Does Grief Counselling Address the Underlying Trauma of Loss?

Sad old man talking to a doctor

Despite the circumstances, the death of a loved one is almost always traumatic to some degree.

Depending on whether the death of a loved one is sudden or expected, there may be some nuances to the bereavement experience, but that doesn’t necessarily mean that one loss is more or less traumatic than the other. They’re just different.  

We all conceptualise and process grief differently โ€“ the death of a loved one is a profoundly personal experience, and what one person finds traumatic, another may not.

Grief is a natural response to forever losing someone (or something) we love or care about, an experience we will all encounter at some stage.  

However, for many, returning to everyday life after a loved one dies can be extremely difficult, and you may need some additional support and help from a grief counsellor or therapist to help you process your grief and any related trauma.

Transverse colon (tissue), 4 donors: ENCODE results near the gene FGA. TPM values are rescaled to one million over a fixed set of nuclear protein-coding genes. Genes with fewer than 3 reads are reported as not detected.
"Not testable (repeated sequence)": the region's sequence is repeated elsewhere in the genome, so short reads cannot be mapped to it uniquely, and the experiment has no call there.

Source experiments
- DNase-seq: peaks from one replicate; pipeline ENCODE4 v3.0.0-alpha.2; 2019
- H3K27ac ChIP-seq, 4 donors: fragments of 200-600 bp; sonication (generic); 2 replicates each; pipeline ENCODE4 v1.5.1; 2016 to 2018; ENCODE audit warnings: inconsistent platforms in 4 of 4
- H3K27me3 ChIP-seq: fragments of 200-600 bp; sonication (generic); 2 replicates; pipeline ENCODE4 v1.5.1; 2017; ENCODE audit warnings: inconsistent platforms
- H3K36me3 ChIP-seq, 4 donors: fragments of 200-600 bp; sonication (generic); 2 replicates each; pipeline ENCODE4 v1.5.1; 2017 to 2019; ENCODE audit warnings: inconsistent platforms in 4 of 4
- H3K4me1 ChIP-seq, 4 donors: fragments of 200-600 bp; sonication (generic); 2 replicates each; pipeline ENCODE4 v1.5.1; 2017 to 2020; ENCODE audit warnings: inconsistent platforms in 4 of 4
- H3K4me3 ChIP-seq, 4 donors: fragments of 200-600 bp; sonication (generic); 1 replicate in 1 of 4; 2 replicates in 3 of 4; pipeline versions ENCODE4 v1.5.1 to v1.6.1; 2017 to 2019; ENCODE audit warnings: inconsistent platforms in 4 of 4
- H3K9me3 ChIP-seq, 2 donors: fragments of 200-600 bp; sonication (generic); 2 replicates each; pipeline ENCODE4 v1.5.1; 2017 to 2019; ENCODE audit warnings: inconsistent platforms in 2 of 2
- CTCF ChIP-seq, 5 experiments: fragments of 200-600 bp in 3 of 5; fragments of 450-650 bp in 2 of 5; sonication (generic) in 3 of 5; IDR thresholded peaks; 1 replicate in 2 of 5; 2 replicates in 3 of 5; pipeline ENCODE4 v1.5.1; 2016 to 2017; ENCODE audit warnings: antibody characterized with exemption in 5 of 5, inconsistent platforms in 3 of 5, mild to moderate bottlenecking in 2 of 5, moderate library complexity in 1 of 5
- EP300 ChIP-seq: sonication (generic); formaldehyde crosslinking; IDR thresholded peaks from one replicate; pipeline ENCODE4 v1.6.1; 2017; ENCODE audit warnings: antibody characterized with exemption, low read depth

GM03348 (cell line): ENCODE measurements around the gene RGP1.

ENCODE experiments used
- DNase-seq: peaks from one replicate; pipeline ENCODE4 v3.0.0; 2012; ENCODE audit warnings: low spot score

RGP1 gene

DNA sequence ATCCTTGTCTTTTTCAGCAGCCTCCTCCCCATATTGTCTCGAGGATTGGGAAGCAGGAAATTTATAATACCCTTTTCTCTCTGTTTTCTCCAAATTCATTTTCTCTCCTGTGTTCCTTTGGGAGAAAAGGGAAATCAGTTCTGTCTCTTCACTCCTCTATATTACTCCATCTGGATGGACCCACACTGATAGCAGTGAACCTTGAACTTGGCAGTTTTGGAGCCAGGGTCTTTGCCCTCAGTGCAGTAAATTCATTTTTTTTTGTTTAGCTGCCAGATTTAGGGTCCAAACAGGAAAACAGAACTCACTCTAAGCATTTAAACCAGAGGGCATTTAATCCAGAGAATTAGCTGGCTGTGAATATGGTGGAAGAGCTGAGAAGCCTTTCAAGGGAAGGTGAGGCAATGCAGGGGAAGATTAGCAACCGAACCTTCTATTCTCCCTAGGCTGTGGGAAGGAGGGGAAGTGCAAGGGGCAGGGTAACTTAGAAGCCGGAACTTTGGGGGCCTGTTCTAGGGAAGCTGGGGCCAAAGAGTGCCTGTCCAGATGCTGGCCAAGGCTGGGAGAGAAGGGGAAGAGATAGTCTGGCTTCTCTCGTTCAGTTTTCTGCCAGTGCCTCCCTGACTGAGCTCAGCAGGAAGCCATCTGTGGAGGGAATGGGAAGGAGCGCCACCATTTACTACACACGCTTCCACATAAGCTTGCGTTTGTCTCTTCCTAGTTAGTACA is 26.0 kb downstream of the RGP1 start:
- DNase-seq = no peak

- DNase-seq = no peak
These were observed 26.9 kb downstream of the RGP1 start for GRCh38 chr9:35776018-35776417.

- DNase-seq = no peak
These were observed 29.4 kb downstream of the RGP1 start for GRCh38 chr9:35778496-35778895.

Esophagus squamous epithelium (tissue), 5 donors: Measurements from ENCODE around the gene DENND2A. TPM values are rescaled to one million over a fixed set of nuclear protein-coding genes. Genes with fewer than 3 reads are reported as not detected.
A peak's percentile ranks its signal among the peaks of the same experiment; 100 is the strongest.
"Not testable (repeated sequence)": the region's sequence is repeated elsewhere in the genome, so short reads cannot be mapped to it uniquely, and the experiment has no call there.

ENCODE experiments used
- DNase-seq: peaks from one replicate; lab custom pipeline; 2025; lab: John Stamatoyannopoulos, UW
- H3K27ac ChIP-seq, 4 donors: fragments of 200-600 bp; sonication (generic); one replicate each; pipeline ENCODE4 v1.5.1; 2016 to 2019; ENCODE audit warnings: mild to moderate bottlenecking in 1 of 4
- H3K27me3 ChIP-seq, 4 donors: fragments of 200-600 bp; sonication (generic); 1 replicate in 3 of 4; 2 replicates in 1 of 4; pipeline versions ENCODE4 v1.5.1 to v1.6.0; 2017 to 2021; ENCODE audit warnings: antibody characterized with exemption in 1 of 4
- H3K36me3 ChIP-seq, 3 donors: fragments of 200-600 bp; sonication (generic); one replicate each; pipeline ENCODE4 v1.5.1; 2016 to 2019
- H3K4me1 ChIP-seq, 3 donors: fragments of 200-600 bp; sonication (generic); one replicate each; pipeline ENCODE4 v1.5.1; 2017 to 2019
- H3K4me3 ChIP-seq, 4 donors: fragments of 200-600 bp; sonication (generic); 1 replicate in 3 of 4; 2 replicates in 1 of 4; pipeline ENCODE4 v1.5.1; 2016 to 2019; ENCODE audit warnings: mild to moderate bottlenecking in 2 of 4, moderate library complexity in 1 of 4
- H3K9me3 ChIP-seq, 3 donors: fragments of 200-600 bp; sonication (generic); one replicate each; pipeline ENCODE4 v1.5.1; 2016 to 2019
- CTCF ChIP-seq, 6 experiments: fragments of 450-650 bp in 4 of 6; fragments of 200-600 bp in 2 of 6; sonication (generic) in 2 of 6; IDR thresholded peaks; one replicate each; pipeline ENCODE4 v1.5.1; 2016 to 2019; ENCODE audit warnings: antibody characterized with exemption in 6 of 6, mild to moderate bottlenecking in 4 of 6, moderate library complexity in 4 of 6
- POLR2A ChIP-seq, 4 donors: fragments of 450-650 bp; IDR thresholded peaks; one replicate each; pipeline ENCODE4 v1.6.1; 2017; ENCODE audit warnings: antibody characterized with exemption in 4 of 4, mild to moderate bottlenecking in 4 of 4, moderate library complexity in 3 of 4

How you feel after a loved one dies will depend on who died, your relationship with the person, how they died, and occasionally, your mental and physical health at the time of the loss. (What is grief counselling? Cruse Bereavement Support.)

Many believe that we are shaped by our unique connections to the people in our lives, and when someone close to us passes away, it can feel like a massive part of us has gone with them.

Grief can create a unique kind of trauma where you no longer see the world, yourself, or any other aspect of your life in the same way as you did when your loved one was alive.

Treatment options are available for those considering bereavement counselling, including trauma therapy and other therapeutic approaches.

There is no shame in asking for help and support after a loved one dies. In fact, it takes a lot of courage to acknowledge that you are struggling and to seek help.

If you or someone you know is struggling to come to terms with the loss of a loved one, you may find it helpful to speak to a mental health professional who can offer advice and support on how to process your grief and find a way forward.

What is grief?